by Stephen Gibson

Winner of the 2009 Idaho Prize for Poetry, selected by Carolyne Wright

In Frescoes, Stephen Gibson assumes the charge of the engaged tourist, paying his entry fee to the chapels and basilicas of Renaissance Florence and Padua and Rome in order to enter in to much more subversive premises: to see through the pigmented plaster and marble facades to the real-life consequences of original sin and human depravity depicted in these treasures of High Art. Gibson is a wised-up pilgrim in sanctuaries whose faith he cannot share. . . . Harsh and highly accomplished, these poems redeem the people from the paint, plaster and piety. They pull victims and perpetrators alike out of the history and myth of the treasures of Great Arts into the arena of our ongoing moral dilemmas, our struggles for survival as well as for the preservation of compassion and decency in a perennially fallen human world. After reading these poems, we will never again be able to stand before these mysteries of life and death and then, like too many tourists, merely check them off our guidebook’s must-see list. Stephen Gibson has created a sequence of poems with the same sweep and dimension as the art that inspired them.

—Carolyne Wright, Final Judge for the Idaho Prize for Poetry 2009

Friendly Fire

by Katrina Roberts

Friendly Fire—that accidental agent of injury or death to one’s own forces—lends its name to Katrina Roberts’ third collection, capturing the disquieting mix of innocence and violence central to the work’s exploration. Elemental and protean, fire appears throughout these lyrical glimpses, always a syzygial force; that which terrifies (or destroys) may be that which is necessary. These poems consider how both nurture and nature inform violent behaviors; how we must choose to see beauty in decay; how prayer has power even if we don’t know whom we’re addressing. Informed by the possibilities of the “American” sonnet, this sequence confronts inherent dangers in even the best-intended human gestures, and explores how we sustain faith in the face of such damage. Searching for sense in an often shattered world, limning a seam between personal and political, mining contradictions we must live within when so many people are at war, when hunger, disease and poverty are rampant, these poems forge a place where intentions and consequences are called into question; where silence is indeed profound and must be honored with apology, forgiveness and praise; and where—when facing mortality—one might sing in celebration.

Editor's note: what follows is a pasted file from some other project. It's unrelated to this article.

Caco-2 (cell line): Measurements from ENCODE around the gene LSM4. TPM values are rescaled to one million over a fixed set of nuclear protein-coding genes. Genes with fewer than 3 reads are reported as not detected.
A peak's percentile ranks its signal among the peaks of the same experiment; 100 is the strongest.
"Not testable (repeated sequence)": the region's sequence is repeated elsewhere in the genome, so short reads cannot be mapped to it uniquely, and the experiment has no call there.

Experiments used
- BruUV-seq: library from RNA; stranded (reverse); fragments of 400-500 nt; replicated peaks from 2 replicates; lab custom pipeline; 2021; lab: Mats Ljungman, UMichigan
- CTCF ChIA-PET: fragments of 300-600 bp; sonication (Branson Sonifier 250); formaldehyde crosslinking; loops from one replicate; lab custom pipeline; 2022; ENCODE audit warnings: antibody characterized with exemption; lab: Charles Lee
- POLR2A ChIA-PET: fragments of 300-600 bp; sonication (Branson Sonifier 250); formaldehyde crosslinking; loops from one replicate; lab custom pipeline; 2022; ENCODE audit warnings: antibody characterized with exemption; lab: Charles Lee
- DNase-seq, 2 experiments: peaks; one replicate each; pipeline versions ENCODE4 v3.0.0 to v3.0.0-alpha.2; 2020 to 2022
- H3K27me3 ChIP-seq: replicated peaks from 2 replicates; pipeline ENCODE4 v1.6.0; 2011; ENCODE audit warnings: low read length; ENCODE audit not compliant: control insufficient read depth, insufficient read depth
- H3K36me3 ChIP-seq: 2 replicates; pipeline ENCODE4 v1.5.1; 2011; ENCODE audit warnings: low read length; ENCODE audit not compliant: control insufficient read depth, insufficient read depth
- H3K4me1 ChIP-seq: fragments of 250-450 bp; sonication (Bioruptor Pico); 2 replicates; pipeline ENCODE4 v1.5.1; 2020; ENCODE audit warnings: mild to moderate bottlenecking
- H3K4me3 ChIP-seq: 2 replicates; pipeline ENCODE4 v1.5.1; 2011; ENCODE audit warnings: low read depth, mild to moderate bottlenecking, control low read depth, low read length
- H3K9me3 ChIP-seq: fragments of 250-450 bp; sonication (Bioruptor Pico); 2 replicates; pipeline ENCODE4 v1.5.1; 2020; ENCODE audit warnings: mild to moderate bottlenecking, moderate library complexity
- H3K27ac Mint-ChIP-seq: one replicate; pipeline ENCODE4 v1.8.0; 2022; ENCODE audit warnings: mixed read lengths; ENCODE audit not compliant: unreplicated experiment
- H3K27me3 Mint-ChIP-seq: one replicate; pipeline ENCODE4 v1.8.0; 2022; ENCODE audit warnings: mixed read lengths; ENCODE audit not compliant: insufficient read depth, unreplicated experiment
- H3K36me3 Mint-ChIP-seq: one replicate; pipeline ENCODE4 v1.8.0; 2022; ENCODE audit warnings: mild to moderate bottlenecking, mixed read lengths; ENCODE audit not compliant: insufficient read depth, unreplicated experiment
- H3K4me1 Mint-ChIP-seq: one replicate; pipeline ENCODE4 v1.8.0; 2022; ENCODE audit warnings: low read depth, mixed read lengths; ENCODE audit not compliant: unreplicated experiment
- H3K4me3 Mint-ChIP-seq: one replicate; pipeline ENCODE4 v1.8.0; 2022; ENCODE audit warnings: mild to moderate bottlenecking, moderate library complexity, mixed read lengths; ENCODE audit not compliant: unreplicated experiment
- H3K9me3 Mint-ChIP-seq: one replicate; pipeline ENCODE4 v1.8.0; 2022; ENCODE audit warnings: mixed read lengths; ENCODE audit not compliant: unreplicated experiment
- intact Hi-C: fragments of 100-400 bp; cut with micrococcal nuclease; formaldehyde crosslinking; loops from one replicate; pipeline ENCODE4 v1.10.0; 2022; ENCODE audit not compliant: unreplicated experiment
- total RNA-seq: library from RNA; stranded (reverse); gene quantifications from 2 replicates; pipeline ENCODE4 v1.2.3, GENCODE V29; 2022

Hiding from Salesmen

by Scott Poole

Scott Poole’s poems are witty, terse, irreverent, sad, and, mostly, totally unexpected. Hiding from Salesmen—such a great title, signals, accurately, original, delightful.

—Diana O’Hehir

Horse Tracks

by Henry Real Bird

Henry Real Bird breaks a lot of the rules my formal education taught me about writing poetry, but half of Henry’s education comes from somewhere else. When Crow is your primary language and your poetry is Crow spoken in English, the rules most likely get written as you go.

—Greg Keeler